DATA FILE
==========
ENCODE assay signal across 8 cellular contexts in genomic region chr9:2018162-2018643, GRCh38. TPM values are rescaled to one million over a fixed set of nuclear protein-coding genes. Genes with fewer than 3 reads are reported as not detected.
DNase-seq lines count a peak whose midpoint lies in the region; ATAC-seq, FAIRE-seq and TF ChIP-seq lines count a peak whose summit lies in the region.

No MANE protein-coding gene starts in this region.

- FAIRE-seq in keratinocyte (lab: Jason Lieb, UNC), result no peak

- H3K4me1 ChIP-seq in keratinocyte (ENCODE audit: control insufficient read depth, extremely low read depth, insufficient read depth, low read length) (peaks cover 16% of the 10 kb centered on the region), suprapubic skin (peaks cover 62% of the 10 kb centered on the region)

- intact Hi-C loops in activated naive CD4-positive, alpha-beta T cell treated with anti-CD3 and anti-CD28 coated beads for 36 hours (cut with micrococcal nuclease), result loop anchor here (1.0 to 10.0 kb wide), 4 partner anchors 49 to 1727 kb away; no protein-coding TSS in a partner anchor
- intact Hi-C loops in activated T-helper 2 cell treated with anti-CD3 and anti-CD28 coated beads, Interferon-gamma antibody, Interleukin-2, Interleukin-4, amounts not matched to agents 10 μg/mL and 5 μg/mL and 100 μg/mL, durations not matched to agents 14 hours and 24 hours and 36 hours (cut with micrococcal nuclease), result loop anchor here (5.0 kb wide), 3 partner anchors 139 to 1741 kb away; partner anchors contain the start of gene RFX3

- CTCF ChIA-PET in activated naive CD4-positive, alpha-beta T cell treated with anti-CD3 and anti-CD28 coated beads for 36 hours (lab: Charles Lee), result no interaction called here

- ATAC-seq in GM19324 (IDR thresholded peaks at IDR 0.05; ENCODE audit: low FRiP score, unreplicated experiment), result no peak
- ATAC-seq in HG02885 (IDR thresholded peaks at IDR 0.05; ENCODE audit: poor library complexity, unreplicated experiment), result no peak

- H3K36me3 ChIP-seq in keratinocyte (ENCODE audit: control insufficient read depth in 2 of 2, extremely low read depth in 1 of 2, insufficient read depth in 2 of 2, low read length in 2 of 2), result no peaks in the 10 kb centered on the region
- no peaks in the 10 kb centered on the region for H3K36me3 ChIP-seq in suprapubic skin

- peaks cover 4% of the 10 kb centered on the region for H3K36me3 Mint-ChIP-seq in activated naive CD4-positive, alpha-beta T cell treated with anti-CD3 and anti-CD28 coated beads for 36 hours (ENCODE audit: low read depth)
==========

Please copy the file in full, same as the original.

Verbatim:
ENCODE assay signal across 8 cellular contexts in genomic region chr9:2018162-2018643, GRCh38. TPM values are rescaled to one million over a fixed set of nuclear protein-coding genes. Genes with fewer than 3 reads are reported as not detected.
DNase-seq lines count a peak whose midpoint lies in the region; ATAC-seq, FAIRE-seq and TF ChIP-seq lines count a peak whose summit lies in the region.

No MANE protein-coding gene starts in this region.

- FAIRE-seq in keratinocyte (lab: Jason Lieb, UNC), result no peak

- H3K4me1 ChIP-seq in keratinocyte (ENCODE audit: control insufficient read depth, extremely low read depth, insufficient read depth, low read length) (peaks cover 16% of the 10 kb centered on the region), suprapubic skin (peaks cover 62% of the 10 kb centered on the region)

- intact Hi-C loops in activated naive CD4-positive, alpha-beta T cell treated with anti-CD3 and anti-CD28 coated beads for 36 hours (cut with micrococcal nuclease), result loop anchor here (1.0 to 10.0 kb wide), 4 partner anchors 49 to 1727 kb away; no protein-coding TSS in a partner anchor
- intact Hi-C loops in activated T-helper 2 cell treated with anti-CD3 and anti-CD28 coated beads, Interferon-gamma antibody, Interleukin-2, Interleukin-4, amounts not matched to agents 10 μg/mL and 5 μg/mL and 100 μg/mL, durations not matched to agents 14 hours and 24 hours and 36 hours (cut with micrococcal nuclease), result loop anchor here (5.0 kb wide), 3 partner anchors 139 to 1741 kb away; partner anchors contain the start of gene RFX3

- CTCF ChIA-PET in activated naive CD4-positive, alpha-beta T cell treated with anti-CD3 and anti-CD28 coated beads for 36 hours (lab: Charles Lee), result no interaction called here

- ATAC-seq in GM19324 (IDR thresholded peaks at IDR 0.05; ENCODE audit: low FRiP score, unreplicated experiment), result no peak
- ATAC-seq in HG02885 (IDR thresholded peaks at IDR 0.05; ENCODE audit: poor library complexity, unreplicated experiment), result no peak

- H3K36me3 ChIP-seq in keratinocyte (ENCODE audit: control insufficient read depth in 2 of 2, extremely low read depth in 1 of 2, insufficient read depth in 2 of 2, low read length in 2 of 2), result no peaks in the 10 kb centered on the region
- no peaks in the 10 kb centered on the region for H3K36me3 ChIP-seq in suprapubic skin

- peaks cover 4% of the 10 kb centered on the region for H3K36me3 Mint-ChIP-seq in activated naive CD4-positive, alpha-beta T cell treated with anti-CD3 and anti-CD28 coated beads for 36 hours (ENCODE audit: low read depth)